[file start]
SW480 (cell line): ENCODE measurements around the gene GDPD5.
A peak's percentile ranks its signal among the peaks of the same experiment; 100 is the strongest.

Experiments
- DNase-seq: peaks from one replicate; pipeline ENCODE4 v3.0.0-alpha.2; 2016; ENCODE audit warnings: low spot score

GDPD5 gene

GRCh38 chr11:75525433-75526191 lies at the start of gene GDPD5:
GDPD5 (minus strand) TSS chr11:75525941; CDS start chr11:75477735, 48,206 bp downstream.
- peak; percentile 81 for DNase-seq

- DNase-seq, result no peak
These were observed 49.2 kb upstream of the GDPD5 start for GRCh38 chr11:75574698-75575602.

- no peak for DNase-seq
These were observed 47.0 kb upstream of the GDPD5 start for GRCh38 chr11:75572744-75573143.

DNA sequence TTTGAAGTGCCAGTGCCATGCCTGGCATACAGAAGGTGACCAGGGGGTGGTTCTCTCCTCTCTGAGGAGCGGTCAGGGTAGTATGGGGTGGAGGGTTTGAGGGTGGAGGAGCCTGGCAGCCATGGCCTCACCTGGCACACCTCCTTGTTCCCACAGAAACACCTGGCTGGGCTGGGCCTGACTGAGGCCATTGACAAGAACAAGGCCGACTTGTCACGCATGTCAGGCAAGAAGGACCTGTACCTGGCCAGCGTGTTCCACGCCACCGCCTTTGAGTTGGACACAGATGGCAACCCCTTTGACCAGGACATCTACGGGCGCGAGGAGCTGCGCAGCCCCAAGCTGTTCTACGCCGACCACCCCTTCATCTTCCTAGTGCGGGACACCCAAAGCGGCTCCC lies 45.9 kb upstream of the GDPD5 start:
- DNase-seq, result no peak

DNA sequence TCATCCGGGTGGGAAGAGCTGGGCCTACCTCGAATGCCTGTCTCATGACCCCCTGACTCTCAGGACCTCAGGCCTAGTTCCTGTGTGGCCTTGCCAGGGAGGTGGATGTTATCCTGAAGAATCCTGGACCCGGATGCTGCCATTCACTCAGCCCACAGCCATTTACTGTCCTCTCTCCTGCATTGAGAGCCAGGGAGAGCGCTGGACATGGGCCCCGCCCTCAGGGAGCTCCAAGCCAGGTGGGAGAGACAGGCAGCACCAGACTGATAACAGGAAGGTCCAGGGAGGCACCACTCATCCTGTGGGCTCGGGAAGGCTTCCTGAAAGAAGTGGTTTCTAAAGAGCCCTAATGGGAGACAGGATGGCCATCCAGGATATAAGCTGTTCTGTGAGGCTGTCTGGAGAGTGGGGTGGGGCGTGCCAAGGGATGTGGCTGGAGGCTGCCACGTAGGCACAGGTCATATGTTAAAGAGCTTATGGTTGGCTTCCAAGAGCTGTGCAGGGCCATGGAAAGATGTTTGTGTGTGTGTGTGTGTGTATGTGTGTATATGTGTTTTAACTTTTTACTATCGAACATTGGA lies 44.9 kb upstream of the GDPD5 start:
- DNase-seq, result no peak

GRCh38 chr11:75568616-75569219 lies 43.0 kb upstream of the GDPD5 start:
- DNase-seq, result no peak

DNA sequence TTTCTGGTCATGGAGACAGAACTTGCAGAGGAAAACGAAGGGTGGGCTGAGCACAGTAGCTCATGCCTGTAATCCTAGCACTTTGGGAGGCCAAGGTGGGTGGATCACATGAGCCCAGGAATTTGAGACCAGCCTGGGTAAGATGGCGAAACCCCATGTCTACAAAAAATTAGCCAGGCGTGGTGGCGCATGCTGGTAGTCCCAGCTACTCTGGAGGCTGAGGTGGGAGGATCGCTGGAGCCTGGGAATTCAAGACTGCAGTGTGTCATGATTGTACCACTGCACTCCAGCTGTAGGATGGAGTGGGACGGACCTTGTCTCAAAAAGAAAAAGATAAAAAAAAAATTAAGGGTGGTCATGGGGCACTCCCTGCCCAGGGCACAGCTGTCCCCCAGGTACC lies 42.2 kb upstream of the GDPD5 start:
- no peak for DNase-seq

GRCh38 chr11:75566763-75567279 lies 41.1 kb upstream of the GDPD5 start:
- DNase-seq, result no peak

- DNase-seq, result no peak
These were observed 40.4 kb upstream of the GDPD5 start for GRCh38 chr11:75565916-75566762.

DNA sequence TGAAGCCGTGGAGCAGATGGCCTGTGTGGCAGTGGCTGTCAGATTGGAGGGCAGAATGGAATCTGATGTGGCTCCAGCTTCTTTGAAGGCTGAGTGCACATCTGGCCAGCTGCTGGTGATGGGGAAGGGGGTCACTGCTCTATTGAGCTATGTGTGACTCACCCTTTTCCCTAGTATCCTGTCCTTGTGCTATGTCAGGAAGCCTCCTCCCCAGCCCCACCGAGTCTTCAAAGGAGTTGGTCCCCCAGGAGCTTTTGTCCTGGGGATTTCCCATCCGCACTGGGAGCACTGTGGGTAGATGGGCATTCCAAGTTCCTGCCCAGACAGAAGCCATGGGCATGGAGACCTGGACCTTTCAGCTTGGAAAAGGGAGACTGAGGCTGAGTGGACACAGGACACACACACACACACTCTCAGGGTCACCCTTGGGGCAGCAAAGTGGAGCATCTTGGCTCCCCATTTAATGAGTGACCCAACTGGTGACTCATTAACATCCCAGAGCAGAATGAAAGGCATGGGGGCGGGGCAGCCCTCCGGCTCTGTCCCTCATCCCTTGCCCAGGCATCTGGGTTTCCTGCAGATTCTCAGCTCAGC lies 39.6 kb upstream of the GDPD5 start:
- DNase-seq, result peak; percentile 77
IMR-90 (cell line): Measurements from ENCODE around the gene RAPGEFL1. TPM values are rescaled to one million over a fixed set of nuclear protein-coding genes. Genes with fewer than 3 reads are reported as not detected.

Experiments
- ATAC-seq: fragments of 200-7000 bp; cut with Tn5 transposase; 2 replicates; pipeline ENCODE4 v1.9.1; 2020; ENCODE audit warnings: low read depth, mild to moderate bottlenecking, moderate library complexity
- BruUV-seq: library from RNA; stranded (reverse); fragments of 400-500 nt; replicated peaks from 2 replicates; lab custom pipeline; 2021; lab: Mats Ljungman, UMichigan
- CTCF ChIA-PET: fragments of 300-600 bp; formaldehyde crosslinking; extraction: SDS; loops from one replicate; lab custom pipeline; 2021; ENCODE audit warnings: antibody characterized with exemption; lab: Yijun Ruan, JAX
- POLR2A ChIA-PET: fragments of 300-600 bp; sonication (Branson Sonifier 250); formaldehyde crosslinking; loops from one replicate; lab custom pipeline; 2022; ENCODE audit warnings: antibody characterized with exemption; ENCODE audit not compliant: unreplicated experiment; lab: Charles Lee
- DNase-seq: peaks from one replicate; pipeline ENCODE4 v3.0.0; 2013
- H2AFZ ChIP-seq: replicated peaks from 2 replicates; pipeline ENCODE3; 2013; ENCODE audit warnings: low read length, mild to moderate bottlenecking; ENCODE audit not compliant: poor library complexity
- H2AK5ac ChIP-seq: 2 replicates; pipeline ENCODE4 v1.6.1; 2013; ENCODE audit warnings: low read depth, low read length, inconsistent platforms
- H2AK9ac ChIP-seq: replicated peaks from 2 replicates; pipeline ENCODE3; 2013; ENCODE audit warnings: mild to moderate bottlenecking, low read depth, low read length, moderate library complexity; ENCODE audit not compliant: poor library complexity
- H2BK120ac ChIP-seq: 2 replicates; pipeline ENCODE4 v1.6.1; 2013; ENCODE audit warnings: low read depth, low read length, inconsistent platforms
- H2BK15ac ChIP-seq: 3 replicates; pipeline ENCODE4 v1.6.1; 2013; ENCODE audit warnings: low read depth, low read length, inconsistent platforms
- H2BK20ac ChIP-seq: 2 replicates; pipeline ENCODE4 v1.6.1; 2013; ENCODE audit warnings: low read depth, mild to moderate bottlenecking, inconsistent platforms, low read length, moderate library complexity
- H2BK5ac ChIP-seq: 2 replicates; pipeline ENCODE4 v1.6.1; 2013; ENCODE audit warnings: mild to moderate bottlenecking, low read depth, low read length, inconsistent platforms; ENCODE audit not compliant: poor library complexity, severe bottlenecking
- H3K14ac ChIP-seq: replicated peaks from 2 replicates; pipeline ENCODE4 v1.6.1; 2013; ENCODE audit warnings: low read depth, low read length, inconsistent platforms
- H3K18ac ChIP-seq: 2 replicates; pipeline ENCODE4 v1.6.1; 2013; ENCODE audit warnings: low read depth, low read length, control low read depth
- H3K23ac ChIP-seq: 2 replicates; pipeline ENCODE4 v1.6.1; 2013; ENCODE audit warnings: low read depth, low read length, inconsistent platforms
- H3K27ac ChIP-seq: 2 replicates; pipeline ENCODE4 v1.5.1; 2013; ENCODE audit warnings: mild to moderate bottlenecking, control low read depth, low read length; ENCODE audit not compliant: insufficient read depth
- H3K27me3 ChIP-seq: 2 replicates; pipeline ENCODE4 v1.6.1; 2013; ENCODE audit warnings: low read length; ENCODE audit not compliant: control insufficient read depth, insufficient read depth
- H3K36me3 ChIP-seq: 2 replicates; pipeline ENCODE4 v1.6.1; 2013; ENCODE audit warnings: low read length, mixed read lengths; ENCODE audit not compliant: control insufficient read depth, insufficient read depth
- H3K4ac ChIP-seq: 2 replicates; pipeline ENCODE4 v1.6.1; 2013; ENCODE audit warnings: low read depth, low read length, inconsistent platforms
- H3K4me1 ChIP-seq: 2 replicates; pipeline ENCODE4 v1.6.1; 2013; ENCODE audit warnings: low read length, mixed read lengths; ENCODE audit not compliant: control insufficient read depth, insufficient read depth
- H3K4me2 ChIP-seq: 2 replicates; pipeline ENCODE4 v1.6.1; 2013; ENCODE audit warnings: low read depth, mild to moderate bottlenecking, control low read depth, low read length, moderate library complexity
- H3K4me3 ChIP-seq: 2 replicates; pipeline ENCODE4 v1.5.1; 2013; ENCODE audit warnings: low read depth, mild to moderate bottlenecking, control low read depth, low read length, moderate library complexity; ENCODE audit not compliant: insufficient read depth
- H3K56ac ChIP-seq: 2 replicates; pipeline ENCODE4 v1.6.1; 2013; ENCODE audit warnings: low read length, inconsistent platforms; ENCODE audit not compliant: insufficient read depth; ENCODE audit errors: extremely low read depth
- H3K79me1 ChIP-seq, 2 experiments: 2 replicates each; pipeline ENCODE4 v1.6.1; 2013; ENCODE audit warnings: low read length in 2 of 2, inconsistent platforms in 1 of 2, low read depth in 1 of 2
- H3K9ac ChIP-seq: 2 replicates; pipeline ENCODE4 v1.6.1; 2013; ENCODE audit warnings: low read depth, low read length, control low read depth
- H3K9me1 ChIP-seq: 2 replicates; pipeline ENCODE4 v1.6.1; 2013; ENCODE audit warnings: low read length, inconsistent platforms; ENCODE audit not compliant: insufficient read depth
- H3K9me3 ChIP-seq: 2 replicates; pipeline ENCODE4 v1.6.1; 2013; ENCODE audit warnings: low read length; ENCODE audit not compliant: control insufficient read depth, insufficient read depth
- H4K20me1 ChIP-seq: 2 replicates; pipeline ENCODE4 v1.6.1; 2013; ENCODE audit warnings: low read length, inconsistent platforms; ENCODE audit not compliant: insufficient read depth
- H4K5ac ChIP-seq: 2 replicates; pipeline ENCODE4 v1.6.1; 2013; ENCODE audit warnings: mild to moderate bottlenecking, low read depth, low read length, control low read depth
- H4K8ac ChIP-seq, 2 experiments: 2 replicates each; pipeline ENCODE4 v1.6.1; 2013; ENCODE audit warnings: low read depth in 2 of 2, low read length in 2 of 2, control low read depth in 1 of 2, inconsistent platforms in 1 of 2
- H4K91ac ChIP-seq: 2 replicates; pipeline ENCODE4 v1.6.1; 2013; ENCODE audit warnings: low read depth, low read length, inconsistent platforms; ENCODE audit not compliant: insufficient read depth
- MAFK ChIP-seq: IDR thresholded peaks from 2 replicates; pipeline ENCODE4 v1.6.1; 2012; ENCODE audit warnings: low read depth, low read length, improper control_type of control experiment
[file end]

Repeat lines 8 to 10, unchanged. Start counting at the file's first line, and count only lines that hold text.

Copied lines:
- peak; percentile 81 for DNase-seq

- DNase-seq, result no peak
These were observed 49.2 kb upstream of the GDPD5 start for GRCh38 chr11:75574698-75575602.